3 Analysis

The equivalent widths of the spectral lines selected for our analysis were measured with a Gaussian approximation. For all stars in our sample, the absorption lines look narrow and symmetric, and this enabled us to measure the line equivalent widths with a high accuracy.

The list of the unblended or weakly blended lines has been selected from the VALD database (http://ams.astro.univie.ac.at/vald/). For all those lines, this database lists the excitation potentials, oscillator strengths, and broadening parameters. Our spectroscopic analysis was based on LTE Kurucz's atmosphere models (Kurucz 1992). For all investigated chemical elements, except for carbon, oxygen, sodium, magnesium, aluminum, sulfur, potassium, and barium, the elemental abundances were derived with the help of Kurucz's LTE WIDTH9 code. Abundances of the elements listed above were found using the NLTE spectrum synthesis based on the modified version of the MULTI code (see Carlsson 1986 for the MULTI description; and Korotin et al. 1999a,b; Korotin & Mishenina 1999; Andrievsky et al. 2001, 2007b, 2008, 2009, 2010, and references therein, for the description of the code modification and applied atomic models).

The effective temperatures $T_{\rm eff}$ for each programme star were estimated using the line-depth-ratios. The line-depth-ratios method, based on sensitive temperature indicators, was developed for giant stars by Kovtyukh et al. (2006). The method is independent of the interstellar reddening, and only marginally dependent on individual characteristics of the stars, such as rotation, microturbulence, and metallicity. The mean error in $T_{\rm eff}$ determination is not larger than 100-150 K. To verify the results of the temperature determination, we have applied the standard procedure of avoiding any dependence between the iron abundance from Fe I lines and their excitation potentials (Fig. 1). Results are presented in Table 1.

As it was shown by Kovtyukh & Andrievsky (1999), the best and most reliable way to estimate the microturbulent velocity in the atmosphere of supergiant/giant stars (and thus to subsequently reliably determine the gravity value) is to use the Fe II lines. Unfortunately, there are only a few Fe II lines available in the spectra of one cool star (for another cool star only a few lines of Ti II can be used), while the number of Fe II lines in hotter programme stars is also not very high. Therefore we applied the standard method of the $V_{\rm t}$ determination based on the use of Fe I lines. Results are shown in Fig. 2. The stellar atmosphere parameters of our objects are given in Table 1. Because we used the VALD's compilation of oscillator strengths, we have eliminated possible random errors in the derived abundances by comparing the stellar elemental abundances with the solar values, which have been determined with the same $\log~gf$ values, the solar atmosphere model from the Kurucz's grid, and a microturbulent velocity of 1.3 km s-1. The abundance results are presented in the next section.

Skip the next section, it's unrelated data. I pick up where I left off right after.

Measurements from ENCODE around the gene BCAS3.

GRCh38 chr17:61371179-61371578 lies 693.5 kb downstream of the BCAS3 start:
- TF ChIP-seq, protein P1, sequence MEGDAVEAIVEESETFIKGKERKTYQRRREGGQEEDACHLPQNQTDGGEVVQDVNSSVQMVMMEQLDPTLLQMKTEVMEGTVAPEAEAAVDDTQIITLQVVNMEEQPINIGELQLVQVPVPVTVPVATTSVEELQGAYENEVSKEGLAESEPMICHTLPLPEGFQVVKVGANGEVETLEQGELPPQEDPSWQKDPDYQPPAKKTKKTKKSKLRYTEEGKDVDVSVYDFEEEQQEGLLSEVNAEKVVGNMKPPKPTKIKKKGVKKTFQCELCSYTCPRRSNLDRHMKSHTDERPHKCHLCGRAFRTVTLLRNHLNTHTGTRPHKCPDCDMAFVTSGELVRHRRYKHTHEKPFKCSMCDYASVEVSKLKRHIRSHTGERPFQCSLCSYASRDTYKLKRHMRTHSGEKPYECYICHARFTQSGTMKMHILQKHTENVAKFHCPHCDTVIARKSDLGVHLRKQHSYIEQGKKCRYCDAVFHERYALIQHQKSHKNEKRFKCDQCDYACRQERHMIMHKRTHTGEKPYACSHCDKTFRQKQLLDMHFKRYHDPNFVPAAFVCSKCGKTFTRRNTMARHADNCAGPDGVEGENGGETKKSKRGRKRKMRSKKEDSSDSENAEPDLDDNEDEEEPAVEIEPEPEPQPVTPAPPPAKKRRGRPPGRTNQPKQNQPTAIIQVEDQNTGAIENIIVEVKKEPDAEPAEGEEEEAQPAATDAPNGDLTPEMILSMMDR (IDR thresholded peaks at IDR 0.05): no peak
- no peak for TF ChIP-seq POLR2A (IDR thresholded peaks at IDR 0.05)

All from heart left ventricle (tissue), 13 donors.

\begin{figure}
{\resizebox{18cm}{!}{\includegraphics{14900FG02.eps}} }\end{figure} Figure 2:

Relative-to-solar iron abundance from the Fe I lines versus the equivalent width for the four stars of our programme.

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To verify the accuracy of the abundances derived from our equivalent width analysis, we also applied a synthetic spectrum technique (Tsymbal 1996, LTE code) in order to take into account the possible blending of some lines and continuum level distortion caused by molecular bands in some cases. This check was absolutely necessary for two cooler stars of our sample, whose spectra show a presence of many molecular features. In addition, only a few Ti II or Fe II lines can be found in their spectra, but these lines are important for the correct determination of the gravity. Therefore those lines were carefully analysed with the WIDTH and SYNTH codes. In Fig. 3 we show the calculated synthetic spectrum for two cooler stars with examples for the Fe I/Fe II and Ti I/Ti II lines.

\begin{figure}
\par\resizebox{9cm}{!}{\includegraphics{14900FG03.eps}}
\end{figure} Figure 3:

LTE Fe I/Fe II and Ti I/Ti II line profiles fitted to observed spectrum. Relative flux = $F_{\lambda }$/$F_{\rm c}$.

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The NLTE abundances were found by fitting the NLTE line profiles generated with a modified version of the MULTI code to observed line profiles. When it was necessary the NLTE code was combined with the LTE synthetic spectrum in order to take into account the blending of the lines treated in NLTE with lines of other species. Some examples of NLTE profiles fitted to observed spectra are given in Fig. 4.

\begin{figure}
\par\resizebox{9cm}{!}{\includegraphics{14900FG04a.eps}}\par\resi...
...FG04b.eps}}\par\resizebox{9cm}{!}{\includegraphics{14900FG04c.eps}}
\end{figure} Figure 4:

Some examples of the NLTE line profile fitting for observed Al I, K I, and Ba II lines.

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4 Abundance results

Tables 2 and 3 list the relative-to-solar abundances for the stars of our sample. Graphically, the distribution of the chemical elements in the studied stars is shown in Figs. 5 and 6.

\begin{figure}
\par\resizebox{9cm}{!}{\includegraphics{14900FG05.eps}}
\end{figure} Figure 5:

Comparison of the abundance distributions in our programme stars and the halo-population SRd stars studied in Andrievsky et al. (2007a). Halo SRd stars (Andrievsky et al. 2007a) - circles; present programme stars - filled diamonds. For each chemical element the range comprising the abundances in all programme stars is indicated. Z is the atomic number.